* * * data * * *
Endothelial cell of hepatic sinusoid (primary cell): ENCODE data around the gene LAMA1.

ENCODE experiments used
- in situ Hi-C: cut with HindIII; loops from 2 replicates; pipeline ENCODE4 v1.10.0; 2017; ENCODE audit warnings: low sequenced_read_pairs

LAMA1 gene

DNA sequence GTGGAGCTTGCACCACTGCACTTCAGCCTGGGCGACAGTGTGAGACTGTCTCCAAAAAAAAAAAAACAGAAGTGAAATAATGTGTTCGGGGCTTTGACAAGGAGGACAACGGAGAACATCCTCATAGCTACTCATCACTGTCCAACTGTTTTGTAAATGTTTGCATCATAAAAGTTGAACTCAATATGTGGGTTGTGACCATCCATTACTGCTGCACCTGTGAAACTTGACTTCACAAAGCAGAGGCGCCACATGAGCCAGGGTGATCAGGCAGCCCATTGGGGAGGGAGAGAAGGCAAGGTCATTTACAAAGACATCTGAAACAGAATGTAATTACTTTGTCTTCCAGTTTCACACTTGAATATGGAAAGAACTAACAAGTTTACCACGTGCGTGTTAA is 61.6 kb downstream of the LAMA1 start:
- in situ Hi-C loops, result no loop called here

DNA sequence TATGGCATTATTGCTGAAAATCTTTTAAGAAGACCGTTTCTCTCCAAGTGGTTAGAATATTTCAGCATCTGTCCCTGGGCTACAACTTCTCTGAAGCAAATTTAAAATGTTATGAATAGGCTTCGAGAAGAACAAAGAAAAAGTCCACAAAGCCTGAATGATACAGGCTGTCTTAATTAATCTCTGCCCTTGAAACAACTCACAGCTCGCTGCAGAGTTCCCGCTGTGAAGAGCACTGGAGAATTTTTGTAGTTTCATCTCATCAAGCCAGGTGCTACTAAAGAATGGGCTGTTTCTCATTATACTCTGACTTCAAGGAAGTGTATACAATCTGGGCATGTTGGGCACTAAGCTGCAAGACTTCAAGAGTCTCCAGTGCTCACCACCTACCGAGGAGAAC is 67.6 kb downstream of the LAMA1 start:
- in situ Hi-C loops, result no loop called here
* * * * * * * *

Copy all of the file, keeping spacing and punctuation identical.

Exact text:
Endothelial cell of hepatic sinusoid (primary cell): ENCODE data around the gene LAMA1.

ENCODE experiments used
- in situ Hi-C: cut with HindIII; loops from 2 replicates; pipeline ENCODE4 v1.10.0; 2017; ENCODE audit warnings: low sequenced_read_pairs

LAMA1 gene

DNA sequence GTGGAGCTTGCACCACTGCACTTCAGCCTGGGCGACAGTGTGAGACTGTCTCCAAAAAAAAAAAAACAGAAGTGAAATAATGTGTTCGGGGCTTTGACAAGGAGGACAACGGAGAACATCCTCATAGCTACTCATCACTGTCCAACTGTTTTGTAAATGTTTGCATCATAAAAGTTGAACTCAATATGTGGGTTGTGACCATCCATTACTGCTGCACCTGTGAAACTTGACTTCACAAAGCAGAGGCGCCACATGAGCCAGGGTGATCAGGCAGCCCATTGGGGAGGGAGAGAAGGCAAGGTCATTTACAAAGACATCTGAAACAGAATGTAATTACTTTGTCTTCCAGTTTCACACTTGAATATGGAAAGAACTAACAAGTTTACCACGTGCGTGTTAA is 61.6 kb downstream of the LAMA1 start:
- in situ Hi-C loops, result no loop called here

DNA sequence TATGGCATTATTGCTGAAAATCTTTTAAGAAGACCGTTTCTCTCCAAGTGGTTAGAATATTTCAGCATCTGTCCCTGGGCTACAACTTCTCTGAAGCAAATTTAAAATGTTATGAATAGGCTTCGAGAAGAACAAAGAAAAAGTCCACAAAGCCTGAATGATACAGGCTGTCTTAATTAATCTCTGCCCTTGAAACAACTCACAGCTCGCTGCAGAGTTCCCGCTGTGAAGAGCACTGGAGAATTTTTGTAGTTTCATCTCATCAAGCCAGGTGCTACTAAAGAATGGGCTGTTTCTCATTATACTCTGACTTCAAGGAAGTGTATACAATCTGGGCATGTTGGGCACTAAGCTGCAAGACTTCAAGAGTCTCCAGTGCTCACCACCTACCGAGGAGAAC is 67.6 kb downstream of the LAMA1 start:
- in situ Hi-C loops, result no loop called here